"Jerry Leiber, who with his songwriting partner Mike Stoller created a songbook that infused the rock ‘n’ roll scene of the 1950s and early ’60s with energy and mischievous humor, has died," reports the Los Angeles Times. He was 78.
Stoller, who is also 78, is still very robustly with us. He was seen this past season on "American Idol," when the contestants sang songs written by Leiber and Stoller.
The article adds, "Leiber, the words half of the duo, died Monday at Cedars-Sinai Medical Center in Los Angeles of cardiopulmonary failure, said Randy Poe, president of the songwriters’ music publishing company."
In a tribute at the website of The New Yorker that carries the headline: "Jerry Leiber: Half of Everything," Ben Greenman writes, "Listing the great rock ‘n’ roll songs that Jerry Leiber wrote, mostly with his partner Mike Stoller, is listing rock ‘n’ roll: there’s ‘Hound Dog,’ which Big Mama Thornton recorded, powerfully, and then Elvis Presley rerecorded, definitively; ‘Jailhouse Rock,’ also Elvis; ‘Yakety Yak,’ ‘Poison Ivy,’ ‘Charlie Brown,’ and almost two dozen more Coasters classics; ‘Stand By Me’ (with Ben E. King); ‘Spanish Harlem’ (with Phil Spector); ‘On Broadway’ (with Barry Mann and Cynthia Weill)."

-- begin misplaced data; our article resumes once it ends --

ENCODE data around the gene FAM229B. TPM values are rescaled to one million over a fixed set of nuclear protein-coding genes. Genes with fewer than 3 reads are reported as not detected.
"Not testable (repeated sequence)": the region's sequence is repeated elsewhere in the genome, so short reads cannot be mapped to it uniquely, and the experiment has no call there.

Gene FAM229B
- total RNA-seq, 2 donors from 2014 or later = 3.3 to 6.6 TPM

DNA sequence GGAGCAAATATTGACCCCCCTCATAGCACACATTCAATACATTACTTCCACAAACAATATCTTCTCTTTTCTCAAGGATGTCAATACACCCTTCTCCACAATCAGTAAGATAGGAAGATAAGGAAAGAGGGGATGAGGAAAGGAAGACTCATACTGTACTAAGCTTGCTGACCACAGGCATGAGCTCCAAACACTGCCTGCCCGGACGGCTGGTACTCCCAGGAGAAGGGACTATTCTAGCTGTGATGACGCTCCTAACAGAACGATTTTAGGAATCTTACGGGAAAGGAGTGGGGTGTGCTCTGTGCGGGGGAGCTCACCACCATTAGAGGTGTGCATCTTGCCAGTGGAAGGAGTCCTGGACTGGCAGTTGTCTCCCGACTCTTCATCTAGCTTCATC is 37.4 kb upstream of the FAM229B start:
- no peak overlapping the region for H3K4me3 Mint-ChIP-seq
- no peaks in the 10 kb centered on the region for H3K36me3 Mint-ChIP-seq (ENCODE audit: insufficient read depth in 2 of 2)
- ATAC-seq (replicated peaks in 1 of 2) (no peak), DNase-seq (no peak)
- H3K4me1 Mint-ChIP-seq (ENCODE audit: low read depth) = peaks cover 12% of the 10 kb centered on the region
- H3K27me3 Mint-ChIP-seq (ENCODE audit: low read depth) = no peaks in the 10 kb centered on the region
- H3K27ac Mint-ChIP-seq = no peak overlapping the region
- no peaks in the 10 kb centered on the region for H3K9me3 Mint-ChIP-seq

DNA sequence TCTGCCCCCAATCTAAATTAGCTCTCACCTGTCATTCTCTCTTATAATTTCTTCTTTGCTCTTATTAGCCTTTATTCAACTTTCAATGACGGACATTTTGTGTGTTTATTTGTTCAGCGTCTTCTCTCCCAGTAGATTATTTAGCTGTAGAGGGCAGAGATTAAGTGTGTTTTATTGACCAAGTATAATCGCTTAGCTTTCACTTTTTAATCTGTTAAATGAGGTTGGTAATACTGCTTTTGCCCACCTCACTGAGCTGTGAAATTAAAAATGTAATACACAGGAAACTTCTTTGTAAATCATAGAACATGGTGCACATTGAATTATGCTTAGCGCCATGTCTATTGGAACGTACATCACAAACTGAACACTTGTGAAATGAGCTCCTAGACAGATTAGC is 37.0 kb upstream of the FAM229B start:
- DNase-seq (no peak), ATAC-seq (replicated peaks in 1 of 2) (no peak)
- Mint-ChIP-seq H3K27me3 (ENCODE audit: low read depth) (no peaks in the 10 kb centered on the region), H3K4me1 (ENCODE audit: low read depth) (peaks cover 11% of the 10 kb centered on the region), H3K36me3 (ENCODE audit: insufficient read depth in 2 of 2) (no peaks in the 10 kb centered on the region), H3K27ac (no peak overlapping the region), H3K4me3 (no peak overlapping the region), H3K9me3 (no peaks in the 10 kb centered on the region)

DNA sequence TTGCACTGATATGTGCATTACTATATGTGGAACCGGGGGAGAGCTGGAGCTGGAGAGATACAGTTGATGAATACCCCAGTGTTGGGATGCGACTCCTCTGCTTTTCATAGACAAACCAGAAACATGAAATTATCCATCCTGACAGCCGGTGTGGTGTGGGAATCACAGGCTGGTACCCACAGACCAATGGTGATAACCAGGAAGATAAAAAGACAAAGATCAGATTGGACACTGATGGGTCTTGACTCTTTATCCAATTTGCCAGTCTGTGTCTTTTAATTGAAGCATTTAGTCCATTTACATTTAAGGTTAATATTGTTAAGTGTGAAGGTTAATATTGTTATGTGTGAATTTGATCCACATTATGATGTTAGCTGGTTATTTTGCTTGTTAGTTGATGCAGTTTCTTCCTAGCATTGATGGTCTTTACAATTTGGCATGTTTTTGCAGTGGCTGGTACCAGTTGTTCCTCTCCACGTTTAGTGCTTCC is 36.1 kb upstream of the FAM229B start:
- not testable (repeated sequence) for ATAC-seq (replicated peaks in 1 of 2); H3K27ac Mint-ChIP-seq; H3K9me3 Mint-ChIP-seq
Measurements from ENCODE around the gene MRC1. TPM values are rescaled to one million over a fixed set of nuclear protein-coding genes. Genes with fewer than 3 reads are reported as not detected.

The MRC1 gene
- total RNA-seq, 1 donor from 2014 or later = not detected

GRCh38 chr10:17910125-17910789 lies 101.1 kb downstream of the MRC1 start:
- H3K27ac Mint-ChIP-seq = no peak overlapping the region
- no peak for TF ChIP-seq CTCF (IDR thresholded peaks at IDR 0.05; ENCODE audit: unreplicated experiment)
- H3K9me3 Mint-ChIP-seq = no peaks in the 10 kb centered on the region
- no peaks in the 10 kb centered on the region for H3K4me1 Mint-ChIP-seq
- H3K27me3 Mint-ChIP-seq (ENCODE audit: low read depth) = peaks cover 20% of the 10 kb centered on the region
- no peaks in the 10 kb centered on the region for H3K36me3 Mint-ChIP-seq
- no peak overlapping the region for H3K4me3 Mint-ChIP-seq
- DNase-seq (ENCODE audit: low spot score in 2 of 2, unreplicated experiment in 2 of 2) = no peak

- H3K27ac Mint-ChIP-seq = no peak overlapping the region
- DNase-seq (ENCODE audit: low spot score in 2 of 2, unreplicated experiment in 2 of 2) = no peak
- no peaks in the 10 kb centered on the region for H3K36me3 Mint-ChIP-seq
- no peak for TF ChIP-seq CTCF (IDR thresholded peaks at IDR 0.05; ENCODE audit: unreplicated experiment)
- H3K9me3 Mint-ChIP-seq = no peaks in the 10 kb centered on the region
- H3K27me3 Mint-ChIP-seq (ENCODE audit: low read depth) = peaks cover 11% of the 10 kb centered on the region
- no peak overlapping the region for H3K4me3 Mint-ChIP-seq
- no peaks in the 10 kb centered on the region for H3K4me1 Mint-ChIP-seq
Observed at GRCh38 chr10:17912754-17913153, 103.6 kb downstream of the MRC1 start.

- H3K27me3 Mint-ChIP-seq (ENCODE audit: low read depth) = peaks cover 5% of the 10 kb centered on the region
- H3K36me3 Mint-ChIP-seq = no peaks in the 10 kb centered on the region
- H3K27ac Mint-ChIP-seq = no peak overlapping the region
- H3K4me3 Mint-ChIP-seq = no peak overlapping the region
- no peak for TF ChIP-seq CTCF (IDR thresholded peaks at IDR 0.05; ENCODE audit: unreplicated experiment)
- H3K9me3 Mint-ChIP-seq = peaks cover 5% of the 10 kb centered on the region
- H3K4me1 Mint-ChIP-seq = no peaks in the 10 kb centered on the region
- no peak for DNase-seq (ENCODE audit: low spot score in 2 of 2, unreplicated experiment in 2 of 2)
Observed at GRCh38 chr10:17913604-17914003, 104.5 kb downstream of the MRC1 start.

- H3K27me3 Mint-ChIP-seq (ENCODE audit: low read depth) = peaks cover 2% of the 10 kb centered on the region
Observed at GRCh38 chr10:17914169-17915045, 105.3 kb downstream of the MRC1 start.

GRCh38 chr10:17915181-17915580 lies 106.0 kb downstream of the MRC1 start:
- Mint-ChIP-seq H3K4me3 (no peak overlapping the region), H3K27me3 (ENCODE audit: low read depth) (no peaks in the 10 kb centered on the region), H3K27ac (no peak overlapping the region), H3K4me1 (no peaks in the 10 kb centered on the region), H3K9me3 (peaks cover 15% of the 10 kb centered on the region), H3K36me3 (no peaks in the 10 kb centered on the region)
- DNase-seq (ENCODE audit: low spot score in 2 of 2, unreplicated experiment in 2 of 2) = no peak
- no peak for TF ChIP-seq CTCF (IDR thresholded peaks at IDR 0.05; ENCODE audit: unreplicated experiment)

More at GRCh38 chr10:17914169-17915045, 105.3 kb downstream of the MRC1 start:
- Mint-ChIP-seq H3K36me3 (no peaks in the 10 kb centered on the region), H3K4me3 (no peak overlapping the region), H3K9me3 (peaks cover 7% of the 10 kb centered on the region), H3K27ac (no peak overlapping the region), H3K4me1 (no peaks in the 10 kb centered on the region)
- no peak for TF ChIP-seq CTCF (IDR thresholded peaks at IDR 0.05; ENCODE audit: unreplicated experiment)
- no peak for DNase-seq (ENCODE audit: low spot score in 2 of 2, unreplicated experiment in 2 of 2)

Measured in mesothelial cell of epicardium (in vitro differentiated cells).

The L.A. Times article adds, "As Leiber-Stoller biographer Robert Graham wrote, the Coasters’ songs ‘were arguably the most enduring and hands-down funniest records of the rock ‘n’ roll era.’ With their sassy lyrics and playful melodies, the songs liberated American teenagers to enjoy their youth and poke fun at their elders."
The pairing of the famous duo began, the L.A. Times notes, "When Leiber and Stoller met in Los Angeles in 1950 as teenagers, their talent for writing songs together was so immediate that they each described it as ‘spontaneous combustion.’ It was not unusual for them to write a song in a matter of minutes, songs that to their surprise were still being sung and recorded four or five decades later."
A final tribute: Here’s rare footage of a live version of Peggy Lee singing her hit version of Leiber and Stoller’s "Is That All There Is?":